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On Isaac Newton

Stephen Hawking 


Isaac Newton was not a pleasant man. His relations with other academics were notorious, with most of his later life spent embroiled in heated disputes. Following publication of Principia Mathematica- surely the most influential book ever written in physics-Newton had risen rapidly into public prominence. He was appointed president of the Royal Society and became the first scientist ever to be knighted.

Newton soon clashed with the Astronomer Royal, John Flamsteed, who had earlier provided Newton with much needed data for Principia, but was now withholding information that Newton wanted. Newton would not take no for an answer; he had himself appointed to the governing body of the Royal Observatory and then tried to force immediate publication of the data. Eventually he arranged for Flamsteed's work to be seized and prepared for publication by Flamsteed's mortal enemy, Edmond Halley. But Flamsteed took the case to court and, in the nick of time, won a court order preventing distribution of the stolen work. Newton was incensed and sought his revenge by systematically deleting all references to Flamsteed in later editions of Principia.

A more serious dispute arose with the German philosopher Gottfried Leibniz. Both Leibniz and Newton had independently developed a branch of mathematics called calculus, which underlies most of modern physics. Although we now know that Newton discovered calculus years before Leibniz, he published his work much later. A major row ensued over who had been first, with scientists vigorously defending both contenders. It is remarkable, however, that most of the articles appearing in defense of Newton were originally written by his own hand-and only published in the name of friends! As the row grew, Leibniz made the mistake of appealing to the Royal Society to resolve the dispute. Newton, as president, appointed an "impartial" committee to investigate, coincidentally consisting entirely of Newton's friends! But that was not all: Newton then wrote the committee's report himself and had the Royal Society publish it, officially accusing Leibniz of plagiarism.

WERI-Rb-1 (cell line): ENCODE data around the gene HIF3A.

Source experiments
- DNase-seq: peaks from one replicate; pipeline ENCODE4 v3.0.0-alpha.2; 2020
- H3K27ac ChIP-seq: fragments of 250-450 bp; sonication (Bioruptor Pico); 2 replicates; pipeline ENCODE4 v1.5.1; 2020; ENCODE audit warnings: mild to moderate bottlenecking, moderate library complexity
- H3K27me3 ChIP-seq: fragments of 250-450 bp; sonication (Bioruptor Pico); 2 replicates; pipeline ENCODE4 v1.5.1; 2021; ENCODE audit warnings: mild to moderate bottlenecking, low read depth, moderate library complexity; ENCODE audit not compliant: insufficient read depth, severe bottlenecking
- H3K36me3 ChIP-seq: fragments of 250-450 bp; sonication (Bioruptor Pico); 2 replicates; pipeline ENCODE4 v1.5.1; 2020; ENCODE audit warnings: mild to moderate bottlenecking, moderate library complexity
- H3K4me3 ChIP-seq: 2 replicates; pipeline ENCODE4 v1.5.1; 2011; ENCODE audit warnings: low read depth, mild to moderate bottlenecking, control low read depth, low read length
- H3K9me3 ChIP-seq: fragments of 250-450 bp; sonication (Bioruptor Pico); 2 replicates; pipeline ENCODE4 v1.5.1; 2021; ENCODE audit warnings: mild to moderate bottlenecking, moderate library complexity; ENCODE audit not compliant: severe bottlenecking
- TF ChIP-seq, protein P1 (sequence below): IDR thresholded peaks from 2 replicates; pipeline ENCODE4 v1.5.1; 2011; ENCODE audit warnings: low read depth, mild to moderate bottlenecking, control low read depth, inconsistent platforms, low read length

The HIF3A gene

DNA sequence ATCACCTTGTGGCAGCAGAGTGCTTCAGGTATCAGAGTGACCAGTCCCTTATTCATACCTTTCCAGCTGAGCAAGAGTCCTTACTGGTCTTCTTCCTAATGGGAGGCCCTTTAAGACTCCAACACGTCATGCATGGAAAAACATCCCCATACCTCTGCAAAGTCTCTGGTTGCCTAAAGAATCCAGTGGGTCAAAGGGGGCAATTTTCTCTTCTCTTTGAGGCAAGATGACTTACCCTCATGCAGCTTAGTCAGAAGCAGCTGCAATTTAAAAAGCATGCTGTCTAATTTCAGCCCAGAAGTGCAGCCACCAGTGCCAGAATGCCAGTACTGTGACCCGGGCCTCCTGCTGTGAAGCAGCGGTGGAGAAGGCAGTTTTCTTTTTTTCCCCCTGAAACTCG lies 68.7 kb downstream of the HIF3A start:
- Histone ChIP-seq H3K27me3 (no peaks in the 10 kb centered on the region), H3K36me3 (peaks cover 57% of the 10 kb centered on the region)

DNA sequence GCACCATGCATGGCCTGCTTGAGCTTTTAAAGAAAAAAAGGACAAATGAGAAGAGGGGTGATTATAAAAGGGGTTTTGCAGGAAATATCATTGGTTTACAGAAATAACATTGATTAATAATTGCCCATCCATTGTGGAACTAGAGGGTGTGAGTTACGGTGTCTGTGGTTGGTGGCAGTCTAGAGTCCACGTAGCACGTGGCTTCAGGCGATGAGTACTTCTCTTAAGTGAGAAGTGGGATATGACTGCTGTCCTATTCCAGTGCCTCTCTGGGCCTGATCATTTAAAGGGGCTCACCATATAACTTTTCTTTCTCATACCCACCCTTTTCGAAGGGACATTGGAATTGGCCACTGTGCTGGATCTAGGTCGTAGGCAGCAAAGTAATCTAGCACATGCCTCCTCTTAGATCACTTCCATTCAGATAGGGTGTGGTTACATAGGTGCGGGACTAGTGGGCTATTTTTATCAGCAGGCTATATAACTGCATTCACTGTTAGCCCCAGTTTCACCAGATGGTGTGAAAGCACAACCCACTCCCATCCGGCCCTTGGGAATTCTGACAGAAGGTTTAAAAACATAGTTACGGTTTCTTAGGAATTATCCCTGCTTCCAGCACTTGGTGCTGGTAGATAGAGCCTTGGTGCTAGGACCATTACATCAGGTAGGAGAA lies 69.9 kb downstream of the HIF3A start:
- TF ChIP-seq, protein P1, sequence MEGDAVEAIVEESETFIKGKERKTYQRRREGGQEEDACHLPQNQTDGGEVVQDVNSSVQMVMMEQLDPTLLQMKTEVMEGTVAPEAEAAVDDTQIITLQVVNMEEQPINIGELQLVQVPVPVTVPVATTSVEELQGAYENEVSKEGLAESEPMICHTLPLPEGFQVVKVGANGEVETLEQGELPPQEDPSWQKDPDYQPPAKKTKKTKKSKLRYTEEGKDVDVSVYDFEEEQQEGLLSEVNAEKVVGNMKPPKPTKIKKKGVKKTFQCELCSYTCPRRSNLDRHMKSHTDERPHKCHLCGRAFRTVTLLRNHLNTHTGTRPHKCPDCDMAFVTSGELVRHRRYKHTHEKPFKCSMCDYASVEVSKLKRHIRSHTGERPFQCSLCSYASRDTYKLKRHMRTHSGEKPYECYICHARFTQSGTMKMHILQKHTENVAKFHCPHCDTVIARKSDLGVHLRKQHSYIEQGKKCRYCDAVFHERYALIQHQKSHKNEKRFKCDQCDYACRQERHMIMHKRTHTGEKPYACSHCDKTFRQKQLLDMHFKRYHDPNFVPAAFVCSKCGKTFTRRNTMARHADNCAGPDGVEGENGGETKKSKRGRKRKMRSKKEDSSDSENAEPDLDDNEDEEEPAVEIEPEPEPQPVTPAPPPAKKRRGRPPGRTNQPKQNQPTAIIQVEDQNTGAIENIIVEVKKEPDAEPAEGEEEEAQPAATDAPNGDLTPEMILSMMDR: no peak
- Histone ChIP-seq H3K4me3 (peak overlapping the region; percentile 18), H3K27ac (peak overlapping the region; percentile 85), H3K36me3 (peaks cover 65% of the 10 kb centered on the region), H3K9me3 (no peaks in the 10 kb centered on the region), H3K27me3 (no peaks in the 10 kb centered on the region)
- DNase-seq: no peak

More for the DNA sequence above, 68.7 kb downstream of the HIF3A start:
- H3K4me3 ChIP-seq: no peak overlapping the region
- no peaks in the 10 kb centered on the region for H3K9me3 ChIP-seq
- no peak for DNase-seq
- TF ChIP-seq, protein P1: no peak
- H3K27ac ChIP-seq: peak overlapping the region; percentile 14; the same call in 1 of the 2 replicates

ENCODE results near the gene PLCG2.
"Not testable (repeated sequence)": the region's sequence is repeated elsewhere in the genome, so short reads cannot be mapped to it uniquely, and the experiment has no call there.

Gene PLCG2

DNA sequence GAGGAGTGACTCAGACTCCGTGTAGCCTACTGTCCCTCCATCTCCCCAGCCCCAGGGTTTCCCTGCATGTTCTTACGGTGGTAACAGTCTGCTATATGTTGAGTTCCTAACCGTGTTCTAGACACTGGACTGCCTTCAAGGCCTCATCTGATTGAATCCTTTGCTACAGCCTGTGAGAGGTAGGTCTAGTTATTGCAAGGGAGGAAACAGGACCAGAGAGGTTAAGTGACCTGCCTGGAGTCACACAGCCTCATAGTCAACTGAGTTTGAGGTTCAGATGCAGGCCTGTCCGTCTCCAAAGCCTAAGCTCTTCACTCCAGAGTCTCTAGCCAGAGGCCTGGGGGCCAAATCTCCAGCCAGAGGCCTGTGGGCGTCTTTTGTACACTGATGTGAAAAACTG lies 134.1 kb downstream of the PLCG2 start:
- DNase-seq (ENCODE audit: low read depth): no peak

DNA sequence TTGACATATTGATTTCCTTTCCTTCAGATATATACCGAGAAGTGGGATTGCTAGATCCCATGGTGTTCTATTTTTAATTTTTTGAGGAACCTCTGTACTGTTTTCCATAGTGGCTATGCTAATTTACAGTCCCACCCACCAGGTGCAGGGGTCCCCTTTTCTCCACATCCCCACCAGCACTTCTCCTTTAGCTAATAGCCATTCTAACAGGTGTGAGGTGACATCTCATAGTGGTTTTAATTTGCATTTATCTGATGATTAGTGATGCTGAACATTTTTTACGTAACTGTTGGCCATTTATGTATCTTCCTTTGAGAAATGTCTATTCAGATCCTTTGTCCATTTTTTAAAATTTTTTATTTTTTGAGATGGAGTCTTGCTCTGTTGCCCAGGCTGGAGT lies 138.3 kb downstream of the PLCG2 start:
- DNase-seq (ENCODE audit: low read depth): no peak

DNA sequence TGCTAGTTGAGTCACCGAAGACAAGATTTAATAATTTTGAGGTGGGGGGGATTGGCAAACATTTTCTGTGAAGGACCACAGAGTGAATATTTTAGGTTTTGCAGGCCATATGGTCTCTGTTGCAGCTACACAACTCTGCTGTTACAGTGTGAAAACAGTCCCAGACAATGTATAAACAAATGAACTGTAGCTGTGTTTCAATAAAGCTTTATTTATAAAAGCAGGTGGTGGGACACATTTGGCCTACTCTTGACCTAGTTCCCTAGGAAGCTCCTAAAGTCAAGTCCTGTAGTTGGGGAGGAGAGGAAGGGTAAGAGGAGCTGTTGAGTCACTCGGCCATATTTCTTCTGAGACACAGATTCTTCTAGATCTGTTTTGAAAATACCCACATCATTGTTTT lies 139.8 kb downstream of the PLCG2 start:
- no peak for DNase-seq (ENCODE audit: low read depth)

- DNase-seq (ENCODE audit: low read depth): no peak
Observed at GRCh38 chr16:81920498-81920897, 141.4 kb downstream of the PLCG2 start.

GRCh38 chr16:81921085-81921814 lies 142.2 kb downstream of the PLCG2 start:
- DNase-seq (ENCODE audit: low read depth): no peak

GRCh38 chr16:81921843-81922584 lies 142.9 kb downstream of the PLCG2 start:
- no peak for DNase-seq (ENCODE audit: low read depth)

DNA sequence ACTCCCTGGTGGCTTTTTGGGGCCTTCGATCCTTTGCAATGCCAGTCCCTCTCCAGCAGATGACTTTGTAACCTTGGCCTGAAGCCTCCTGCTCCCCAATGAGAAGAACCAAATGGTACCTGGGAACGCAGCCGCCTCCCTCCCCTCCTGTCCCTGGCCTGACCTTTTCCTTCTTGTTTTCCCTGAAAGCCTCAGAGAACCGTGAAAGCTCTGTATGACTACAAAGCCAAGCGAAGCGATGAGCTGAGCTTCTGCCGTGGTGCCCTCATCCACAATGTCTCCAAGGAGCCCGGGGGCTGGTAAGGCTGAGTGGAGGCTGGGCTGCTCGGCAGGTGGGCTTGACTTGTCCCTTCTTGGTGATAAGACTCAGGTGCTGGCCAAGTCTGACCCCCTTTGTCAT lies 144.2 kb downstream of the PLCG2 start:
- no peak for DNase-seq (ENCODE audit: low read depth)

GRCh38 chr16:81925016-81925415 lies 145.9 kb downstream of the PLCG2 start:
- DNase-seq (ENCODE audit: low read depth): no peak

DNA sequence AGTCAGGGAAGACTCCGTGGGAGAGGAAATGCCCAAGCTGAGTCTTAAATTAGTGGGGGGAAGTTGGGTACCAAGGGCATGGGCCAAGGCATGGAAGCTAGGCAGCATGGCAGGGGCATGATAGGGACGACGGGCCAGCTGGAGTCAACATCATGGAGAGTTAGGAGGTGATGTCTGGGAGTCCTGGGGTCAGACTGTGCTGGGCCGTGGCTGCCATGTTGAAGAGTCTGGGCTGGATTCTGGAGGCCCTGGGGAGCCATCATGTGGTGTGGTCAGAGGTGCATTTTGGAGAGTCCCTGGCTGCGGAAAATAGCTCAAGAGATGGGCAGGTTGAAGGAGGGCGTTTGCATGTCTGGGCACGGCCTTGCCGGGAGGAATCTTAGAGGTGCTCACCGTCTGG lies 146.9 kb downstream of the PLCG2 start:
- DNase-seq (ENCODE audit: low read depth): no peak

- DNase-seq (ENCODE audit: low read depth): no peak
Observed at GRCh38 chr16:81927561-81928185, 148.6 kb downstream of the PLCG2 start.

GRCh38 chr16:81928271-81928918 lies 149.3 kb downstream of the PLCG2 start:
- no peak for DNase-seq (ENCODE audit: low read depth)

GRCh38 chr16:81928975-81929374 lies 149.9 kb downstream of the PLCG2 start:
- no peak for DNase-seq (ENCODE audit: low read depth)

Still unsatisfied, he then wrote an anonymous review of the report in the Royal Society's own  periodical. Following the death of Leibniz, Newton is reported to have declared that he had taken great satisfaction in "breaking Leibniz's heart." During the period of these two disputes, Newton had already left Cambridge and academe. He had been active in anti-Catholic politics at Cambridge, and later in Parliament, and was rewarded eventually with the lucrative post of Warden of the Royal Mint. Here he used his talents for deviousness and vitriol in a more socially acceptable way, successfully conducting a major campaign against counterfeiting, even sending several men to their death on the gallows.

[Stephen Hawking, A Brief History of Time: From The Big Bang to Black Holes, Bantam Books, 1990; pp. 181-182]


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